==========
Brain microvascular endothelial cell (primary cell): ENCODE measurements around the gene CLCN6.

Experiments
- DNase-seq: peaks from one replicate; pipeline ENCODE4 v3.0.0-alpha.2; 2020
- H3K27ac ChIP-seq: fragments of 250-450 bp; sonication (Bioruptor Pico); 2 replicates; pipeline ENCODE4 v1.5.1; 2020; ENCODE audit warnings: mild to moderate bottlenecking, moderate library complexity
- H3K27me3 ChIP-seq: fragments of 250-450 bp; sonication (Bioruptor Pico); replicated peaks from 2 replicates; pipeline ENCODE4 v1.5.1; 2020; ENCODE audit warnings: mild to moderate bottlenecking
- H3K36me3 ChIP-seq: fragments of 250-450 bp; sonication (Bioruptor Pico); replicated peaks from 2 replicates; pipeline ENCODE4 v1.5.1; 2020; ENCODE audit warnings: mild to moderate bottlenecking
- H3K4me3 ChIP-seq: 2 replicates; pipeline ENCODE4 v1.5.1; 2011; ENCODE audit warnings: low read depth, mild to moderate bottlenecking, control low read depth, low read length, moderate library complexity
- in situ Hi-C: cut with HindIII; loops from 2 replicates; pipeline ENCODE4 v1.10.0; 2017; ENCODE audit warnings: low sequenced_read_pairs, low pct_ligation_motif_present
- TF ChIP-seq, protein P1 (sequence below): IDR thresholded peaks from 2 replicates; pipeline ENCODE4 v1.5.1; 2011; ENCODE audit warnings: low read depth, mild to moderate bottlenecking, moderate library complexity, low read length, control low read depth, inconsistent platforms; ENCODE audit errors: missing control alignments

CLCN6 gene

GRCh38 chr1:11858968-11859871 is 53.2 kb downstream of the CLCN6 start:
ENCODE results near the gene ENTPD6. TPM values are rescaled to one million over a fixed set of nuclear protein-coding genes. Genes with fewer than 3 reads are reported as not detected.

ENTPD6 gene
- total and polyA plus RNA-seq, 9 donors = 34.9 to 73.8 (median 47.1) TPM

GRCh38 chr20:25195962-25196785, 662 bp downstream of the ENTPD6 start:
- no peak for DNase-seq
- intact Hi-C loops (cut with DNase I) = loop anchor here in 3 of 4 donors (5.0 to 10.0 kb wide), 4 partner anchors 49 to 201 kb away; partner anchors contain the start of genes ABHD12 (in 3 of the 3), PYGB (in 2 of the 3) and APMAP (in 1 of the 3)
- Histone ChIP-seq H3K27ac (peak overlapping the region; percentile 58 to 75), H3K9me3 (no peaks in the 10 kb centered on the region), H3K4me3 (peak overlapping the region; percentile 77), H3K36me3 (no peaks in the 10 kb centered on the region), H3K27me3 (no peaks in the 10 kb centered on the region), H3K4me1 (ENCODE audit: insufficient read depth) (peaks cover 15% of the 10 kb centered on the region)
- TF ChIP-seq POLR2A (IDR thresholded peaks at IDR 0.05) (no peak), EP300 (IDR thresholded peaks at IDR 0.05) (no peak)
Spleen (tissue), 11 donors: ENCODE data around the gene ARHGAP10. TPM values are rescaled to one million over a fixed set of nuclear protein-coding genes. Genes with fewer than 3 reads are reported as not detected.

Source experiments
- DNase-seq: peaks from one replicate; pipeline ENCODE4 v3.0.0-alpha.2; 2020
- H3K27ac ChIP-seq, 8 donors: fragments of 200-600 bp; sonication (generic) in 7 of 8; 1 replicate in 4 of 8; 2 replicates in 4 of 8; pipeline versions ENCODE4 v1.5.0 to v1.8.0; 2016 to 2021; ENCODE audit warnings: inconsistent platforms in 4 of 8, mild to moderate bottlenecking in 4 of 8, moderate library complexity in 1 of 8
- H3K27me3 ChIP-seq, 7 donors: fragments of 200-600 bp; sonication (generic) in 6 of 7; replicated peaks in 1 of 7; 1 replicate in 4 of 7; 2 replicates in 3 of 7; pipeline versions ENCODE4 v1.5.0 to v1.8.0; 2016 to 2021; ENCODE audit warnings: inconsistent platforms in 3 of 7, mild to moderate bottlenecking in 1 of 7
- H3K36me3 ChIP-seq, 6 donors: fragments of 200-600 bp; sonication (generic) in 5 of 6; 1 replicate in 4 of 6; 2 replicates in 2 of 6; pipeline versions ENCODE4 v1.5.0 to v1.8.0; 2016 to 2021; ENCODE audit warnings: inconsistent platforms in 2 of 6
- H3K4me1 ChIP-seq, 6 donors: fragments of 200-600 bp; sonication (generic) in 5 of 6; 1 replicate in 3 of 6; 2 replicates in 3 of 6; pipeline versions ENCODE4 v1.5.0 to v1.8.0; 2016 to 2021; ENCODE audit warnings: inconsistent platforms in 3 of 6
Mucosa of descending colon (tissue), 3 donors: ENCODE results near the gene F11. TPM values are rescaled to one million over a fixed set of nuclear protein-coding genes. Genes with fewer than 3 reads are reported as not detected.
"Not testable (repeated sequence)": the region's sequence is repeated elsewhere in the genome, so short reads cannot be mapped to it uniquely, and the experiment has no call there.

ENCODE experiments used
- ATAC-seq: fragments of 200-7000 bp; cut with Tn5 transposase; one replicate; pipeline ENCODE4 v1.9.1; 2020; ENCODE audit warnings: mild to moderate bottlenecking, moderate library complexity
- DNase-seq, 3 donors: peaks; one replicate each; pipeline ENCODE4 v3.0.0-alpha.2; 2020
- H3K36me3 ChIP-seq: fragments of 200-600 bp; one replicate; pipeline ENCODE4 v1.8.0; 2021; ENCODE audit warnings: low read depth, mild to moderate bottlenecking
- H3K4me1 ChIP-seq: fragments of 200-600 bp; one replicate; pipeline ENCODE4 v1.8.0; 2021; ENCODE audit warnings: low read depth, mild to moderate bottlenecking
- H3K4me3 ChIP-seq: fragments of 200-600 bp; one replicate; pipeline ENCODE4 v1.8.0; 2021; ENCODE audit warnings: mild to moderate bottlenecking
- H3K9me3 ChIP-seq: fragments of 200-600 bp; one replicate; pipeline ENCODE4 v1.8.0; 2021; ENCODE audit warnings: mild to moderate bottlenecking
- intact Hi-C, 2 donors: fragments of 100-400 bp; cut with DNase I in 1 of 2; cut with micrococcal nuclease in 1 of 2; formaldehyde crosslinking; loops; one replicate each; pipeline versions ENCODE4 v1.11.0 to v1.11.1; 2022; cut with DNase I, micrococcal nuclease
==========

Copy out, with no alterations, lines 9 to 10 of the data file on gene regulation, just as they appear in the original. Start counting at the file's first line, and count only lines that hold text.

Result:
- TF ChIP-seq, protein P1 (sequence below): IDR thresholded peaks from 2 replicates; pipeline ENCODE4 v1.5.1; 2011; ENCODE audit warnings: low read depth, mild to moderate bottlenecking, moderate library complexity, low read length, control low read depth, inconsistent platforms; ENCODE audit errors: missing control alignments

CLCN6 gene